. For what it’s worth, on August 9 Heyward will turn 27 years old, the age that some baseball analysts consider to be a magical number in the development of major league hitters. Heyward is expected to bat second in the Cubs’ power laden lineup, and should see plenty of good pitches to hit. Statistically, I expect him to approach 20 home runs, bat somewhere around the .285 range, drive in approximately 85 runs and steal 20 to 25 bases this season.
Ben Zobrist, 2B
In the prime of his career, Ben Zobrist was highly sought after in Fantasy circles due to his multi-position eligibility, and the fact that he regularly reached double-digits in home runs and stolen bases. Between 2009 and 2012, he averaged just over 19 home runs and slightly more than 18 stolen bases per season. Zobrist stole just three bases last season, however, he is expected to lead off for the Cubs, and is another player who could benefit from Maddon’s tendency to encourage his players to steal bases. He reached double-digits in steals during six seasons under Maddon. Zobrist has a lifetime .353 batting average in limited playing time at Wrigley Field (20 plate appearances) and should benefit from playing in a hitter’s park. With Maddon expected to use him as a late game defensive replacement for either Schwarber or Jorge Soler, Zobrist should maintain his outfield eligibility and Fantasy value. Zobrist’s ability to play the outfield will also allow the Cubs to give 23-year-old Javier Baez, whom the Cubs seem to be auditioning at several different positions, the occasional spot start at second base. Zobrist is a patient hitter who’s above average walk rate can help you in Fantasy leagues that track OBP. He should see a slight uptick in his power numbers as a result of playing in Wrigley Field. Anticipate a batting average in the .270 range and approximately 15 home runs. As the Cubs’ potential leadoff hitter he should score at least 85 runs, and don’t be surprised if he steals 10 to 12 bases.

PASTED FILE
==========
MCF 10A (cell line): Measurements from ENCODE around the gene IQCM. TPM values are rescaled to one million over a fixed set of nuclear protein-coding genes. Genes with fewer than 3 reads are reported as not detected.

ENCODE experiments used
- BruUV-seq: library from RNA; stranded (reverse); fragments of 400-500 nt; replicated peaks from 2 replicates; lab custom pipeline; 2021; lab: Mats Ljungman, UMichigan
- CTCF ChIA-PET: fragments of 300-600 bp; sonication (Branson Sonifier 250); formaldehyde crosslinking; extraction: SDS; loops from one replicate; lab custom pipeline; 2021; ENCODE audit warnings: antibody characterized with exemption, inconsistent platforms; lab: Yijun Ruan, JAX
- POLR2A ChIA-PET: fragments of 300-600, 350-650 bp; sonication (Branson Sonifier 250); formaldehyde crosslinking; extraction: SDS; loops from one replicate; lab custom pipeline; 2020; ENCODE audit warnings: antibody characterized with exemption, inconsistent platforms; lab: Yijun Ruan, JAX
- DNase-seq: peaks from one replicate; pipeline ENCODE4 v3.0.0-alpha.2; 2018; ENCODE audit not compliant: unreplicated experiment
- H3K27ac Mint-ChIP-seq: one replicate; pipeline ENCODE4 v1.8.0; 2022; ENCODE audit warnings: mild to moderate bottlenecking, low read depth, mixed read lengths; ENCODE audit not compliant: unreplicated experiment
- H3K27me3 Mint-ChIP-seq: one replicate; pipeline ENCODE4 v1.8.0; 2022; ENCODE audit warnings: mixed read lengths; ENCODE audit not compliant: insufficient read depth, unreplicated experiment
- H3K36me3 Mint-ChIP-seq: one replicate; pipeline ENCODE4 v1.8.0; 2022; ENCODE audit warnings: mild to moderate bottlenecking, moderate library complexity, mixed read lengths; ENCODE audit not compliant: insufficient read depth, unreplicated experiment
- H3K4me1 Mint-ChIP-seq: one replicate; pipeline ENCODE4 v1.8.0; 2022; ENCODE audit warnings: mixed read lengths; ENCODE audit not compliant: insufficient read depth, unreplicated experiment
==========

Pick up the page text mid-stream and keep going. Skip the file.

John Lackey, SP
As I alluded to earlier, signing Heyward and RHP John Lackey away from the division rival Cardinals could directly help the Cubs end their 108-year World Series Championship drought. Lackey’s career best 2.77 ERA and 13 wins helped the Cards repeat as NL Central division champs last season, despite losing perennial Cy Young Award contender Adam Wainright for most of the year. It’s going to be difficult for the Cards to replace Lackey, who had the seventh best WAR (5.59) among pitchers last season according to ESPN. Contributing to Lackey’s overall success last season were his nine wins, 1.93 ERA and 1.17 WHIP when he pitched at home. We know he can pitch well in St. Louis, but his 3.82 road ERA in 2015 and 6.87 road ERA with the Cardinals in 2014, tell me that he might be due for a bit of regression. Another reason to speculate that Lackey might take a slight step back this season is that his 82.6 percent strand rate, which is just about 10 points above the league norm and his career average, is largely unsustainable. Lackey has pitched just 13.2 career innings at Wrigley, and although he was effective, (12 strikeouts, 1.32 ERA, 1.17 WHIP), there’s simply not enough data to determine what the long-term effects of making half his starts in a stadium that is traditionally known as a hitter’s park, will be. There is cause for a bit of optimism for Lackey in 2016 as well. Although Wrigley Field has a reputation for yielding its fair share of homeruns over the years, Lackey’s 2015 HR/9 rate (.87) was his lowest since 2010. He should get plenty of run support, as the Cubs have improved what was already a very good offense. Also, despite being 37 years old, Lackey hasn’t lost much off of his fastball, and he has good control. He often gets ahead of hitters, and his first pitch strike percentage has increased in each of the last four seasons. Lackey should provide Fantasy managers with double-digit wins, an ERA close to 3.75, a WHIP in the 1.25 range and 150-plus strikeouts.